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In protest of apathy. The case of Panjim, Goa


Whenever I mention that I grew up in Goa, those who have heard of it react with wonder and curiosity, both of which are almost always laced with a twinge of envy. India’s smallest state is synonymous with beaches, hippies, trance music, vindalhoo, and, to my enormous displeasure, drugs. To me, however, Goa signifies lush paddy fields in a shade of green I still cannot define, coconut palms framing soothing sunsets, and whitewashed churches in perfect harmony alongside colourful temples. As a child, I of course took these landscapes for granted. As a fresh-faced architecture graduate, I came to better appreciate the state’s well-kept public gardens, pastel-coloured facades and bustling marketplaces. As an expat who has now been away for more than a decade, my heart breaks a little for the Goa that awaits me each time I return, with streets choked by rule-flouting cars, off-shore casinos that are killing the capital’s main river, and my favourite beach littered with plastic and beer bottles. This viewpoint is both a form of protest against the growing apathy evident in my hometown and also a plea to better cherish our public spaces.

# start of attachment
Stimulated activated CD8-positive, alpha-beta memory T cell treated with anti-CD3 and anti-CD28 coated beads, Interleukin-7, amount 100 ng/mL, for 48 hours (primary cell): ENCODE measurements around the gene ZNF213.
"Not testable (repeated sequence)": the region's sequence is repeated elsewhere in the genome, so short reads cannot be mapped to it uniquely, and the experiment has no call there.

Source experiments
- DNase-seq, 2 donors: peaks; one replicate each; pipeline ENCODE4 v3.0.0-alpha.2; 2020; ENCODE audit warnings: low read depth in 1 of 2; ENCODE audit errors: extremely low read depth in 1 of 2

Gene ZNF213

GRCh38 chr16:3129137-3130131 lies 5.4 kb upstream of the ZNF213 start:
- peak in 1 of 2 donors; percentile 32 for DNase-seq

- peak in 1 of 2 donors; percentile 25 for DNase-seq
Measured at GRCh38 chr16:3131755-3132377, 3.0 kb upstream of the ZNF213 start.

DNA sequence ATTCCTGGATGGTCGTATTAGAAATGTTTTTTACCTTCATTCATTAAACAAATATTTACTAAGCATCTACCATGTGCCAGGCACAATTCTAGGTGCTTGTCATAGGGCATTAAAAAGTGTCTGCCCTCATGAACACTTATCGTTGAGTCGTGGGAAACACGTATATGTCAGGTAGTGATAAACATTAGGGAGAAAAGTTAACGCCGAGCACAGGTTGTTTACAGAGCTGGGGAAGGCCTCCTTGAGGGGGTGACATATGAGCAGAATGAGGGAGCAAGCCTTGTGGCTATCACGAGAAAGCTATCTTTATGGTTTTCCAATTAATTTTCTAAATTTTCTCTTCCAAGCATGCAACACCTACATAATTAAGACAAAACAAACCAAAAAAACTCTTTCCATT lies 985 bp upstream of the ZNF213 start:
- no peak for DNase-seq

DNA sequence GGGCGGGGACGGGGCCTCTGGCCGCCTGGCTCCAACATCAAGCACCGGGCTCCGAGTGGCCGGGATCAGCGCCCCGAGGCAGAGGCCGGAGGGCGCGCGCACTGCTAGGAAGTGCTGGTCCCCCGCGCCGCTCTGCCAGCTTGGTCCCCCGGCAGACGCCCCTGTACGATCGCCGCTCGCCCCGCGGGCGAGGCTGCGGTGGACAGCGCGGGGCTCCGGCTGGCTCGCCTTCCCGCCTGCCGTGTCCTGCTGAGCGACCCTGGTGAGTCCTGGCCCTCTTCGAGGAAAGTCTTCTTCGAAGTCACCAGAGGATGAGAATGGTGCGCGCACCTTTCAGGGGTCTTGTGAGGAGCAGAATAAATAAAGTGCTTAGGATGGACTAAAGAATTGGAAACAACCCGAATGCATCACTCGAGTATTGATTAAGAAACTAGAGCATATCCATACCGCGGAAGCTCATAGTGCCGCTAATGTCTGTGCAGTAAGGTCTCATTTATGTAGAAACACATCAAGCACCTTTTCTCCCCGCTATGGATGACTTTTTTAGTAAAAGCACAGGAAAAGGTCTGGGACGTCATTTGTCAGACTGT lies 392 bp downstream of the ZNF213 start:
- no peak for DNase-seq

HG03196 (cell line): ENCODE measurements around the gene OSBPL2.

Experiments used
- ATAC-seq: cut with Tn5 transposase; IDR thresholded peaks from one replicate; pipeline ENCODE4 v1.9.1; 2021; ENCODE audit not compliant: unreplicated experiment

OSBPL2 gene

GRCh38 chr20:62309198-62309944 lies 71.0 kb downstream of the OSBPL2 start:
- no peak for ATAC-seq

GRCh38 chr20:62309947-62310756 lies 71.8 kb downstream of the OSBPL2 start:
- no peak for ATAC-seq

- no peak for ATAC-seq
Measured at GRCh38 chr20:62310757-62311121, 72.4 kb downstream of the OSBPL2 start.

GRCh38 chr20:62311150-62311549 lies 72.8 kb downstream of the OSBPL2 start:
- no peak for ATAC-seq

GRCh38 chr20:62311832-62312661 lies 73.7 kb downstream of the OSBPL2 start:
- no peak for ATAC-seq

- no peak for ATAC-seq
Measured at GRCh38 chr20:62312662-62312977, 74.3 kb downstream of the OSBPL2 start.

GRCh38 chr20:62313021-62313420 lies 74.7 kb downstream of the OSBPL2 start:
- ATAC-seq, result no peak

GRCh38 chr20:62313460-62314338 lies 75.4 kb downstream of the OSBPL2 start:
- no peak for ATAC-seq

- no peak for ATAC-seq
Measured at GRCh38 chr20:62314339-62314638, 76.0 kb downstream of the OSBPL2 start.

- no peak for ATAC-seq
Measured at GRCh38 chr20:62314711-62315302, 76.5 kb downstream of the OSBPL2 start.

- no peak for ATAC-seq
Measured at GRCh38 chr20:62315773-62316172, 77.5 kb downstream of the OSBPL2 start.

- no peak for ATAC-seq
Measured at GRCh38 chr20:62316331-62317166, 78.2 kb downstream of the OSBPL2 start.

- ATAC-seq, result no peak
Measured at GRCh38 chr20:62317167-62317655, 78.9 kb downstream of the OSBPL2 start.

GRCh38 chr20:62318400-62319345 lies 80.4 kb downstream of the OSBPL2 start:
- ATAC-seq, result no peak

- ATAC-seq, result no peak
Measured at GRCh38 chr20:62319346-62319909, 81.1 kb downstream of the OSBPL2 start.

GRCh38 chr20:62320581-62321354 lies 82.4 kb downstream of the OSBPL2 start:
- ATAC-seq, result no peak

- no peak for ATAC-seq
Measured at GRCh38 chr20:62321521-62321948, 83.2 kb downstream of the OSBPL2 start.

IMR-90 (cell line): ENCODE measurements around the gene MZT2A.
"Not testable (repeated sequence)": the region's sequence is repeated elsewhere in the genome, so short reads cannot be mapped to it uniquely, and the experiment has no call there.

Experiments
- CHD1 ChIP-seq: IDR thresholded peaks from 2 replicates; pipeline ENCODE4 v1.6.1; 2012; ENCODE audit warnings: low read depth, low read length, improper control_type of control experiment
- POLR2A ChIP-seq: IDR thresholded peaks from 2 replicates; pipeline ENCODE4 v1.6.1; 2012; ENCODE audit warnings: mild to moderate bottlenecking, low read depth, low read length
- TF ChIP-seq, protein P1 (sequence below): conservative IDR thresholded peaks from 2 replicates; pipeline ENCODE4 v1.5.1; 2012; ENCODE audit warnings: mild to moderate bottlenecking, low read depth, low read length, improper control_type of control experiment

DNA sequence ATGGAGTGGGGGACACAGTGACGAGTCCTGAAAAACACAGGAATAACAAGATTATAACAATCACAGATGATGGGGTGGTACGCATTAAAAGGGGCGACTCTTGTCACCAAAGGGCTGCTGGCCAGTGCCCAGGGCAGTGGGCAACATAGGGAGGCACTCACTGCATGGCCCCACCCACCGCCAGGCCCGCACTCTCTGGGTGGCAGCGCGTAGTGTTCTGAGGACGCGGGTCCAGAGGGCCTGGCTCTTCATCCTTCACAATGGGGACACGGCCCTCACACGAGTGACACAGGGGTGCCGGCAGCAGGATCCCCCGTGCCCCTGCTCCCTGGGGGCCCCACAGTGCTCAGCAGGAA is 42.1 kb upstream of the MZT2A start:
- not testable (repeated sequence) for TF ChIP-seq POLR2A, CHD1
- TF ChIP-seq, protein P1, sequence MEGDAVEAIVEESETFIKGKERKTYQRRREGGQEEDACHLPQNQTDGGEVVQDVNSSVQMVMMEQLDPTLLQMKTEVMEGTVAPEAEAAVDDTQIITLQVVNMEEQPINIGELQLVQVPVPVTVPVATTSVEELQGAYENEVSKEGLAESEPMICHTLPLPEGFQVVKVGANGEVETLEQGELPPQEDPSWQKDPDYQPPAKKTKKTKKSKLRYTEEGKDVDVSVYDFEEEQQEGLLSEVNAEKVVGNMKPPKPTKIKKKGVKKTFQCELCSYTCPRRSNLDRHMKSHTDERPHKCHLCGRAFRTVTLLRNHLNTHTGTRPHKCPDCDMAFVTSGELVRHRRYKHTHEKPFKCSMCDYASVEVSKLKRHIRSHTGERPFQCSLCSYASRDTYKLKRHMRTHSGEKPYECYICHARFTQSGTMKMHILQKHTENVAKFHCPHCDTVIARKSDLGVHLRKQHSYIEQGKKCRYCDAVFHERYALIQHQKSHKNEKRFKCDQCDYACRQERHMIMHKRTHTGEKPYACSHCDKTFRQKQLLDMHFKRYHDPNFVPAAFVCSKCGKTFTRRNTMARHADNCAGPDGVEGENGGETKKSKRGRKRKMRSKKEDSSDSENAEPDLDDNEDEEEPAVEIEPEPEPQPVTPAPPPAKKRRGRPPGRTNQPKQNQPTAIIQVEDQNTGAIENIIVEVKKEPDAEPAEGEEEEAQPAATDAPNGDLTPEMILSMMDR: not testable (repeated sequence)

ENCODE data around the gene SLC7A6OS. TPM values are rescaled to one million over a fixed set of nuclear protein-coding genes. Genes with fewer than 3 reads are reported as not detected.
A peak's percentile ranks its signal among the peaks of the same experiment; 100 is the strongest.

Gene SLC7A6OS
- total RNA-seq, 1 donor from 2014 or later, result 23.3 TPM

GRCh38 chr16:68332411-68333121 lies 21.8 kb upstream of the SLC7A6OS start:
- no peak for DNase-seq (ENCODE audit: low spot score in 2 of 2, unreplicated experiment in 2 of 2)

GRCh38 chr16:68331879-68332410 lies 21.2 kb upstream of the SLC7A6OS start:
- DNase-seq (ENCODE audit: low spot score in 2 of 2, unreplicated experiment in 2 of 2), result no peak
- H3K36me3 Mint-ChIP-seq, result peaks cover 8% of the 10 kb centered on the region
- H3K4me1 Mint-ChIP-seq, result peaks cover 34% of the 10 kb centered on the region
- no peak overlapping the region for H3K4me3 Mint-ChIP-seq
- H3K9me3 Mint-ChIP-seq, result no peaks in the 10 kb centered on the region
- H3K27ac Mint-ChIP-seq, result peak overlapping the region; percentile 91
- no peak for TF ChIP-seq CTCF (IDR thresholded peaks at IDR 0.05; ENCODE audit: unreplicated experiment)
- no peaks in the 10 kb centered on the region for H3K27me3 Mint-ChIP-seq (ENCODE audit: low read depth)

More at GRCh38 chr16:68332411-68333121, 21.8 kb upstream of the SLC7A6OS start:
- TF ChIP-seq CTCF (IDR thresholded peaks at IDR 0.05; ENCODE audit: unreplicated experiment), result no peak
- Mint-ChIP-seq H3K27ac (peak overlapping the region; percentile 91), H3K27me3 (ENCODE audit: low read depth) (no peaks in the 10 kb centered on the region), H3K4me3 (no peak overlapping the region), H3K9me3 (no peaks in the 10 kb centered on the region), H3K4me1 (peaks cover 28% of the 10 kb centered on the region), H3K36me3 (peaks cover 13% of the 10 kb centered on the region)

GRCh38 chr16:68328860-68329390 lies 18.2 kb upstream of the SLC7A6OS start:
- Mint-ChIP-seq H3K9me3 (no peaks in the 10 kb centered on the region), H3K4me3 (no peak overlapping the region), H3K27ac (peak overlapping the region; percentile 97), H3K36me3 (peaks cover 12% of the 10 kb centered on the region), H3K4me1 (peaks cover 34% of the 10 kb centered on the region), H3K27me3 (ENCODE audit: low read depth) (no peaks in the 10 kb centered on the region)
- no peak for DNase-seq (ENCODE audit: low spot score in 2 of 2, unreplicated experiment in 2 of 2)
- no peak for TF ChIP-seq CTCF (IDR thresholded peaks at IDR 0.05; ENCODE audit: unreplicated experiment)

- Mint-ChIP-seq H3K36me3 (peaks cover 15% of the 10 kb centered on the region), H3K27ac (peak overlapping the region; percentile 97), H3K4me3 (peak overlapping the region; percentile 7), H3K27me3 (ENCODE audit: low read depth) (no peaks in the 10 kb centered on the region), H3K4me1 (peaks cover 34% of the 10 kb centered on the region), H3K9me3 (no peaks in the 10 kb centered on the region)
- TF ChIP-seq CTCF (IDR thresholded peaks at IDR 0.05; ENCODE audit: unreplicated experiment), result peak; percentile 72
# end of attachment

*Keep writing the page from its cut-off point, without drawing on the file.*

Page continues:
Pages:107 to 110
Section: Viewpoint
How to Cite
Kambli, N. (2017) “In protest of apathy. The case of Panjim, Goa”, The Journal of Public Space, 2(4), pp. 107-110. doi: 10.5204/jps.v2i4.145.
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Total Abstract Views: 119  Total PDF Downloads: 93

Author Biography

Independent Researcher (Freelance)
Belgium Belgium
Passionate about public spaces and social justice, Namita's research interests lie in place-making and in the creation of people-oriented, humane smart cities. As a Doctoral Scholar, she was the first person from the University of Auckland to receive a PhD in Urban Design. She is currently based in Brussels, Belgium and is working as a researcher on projects related to boosting citizen engagement in smart cities.


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Open Access Journal
ISSN 2206-9658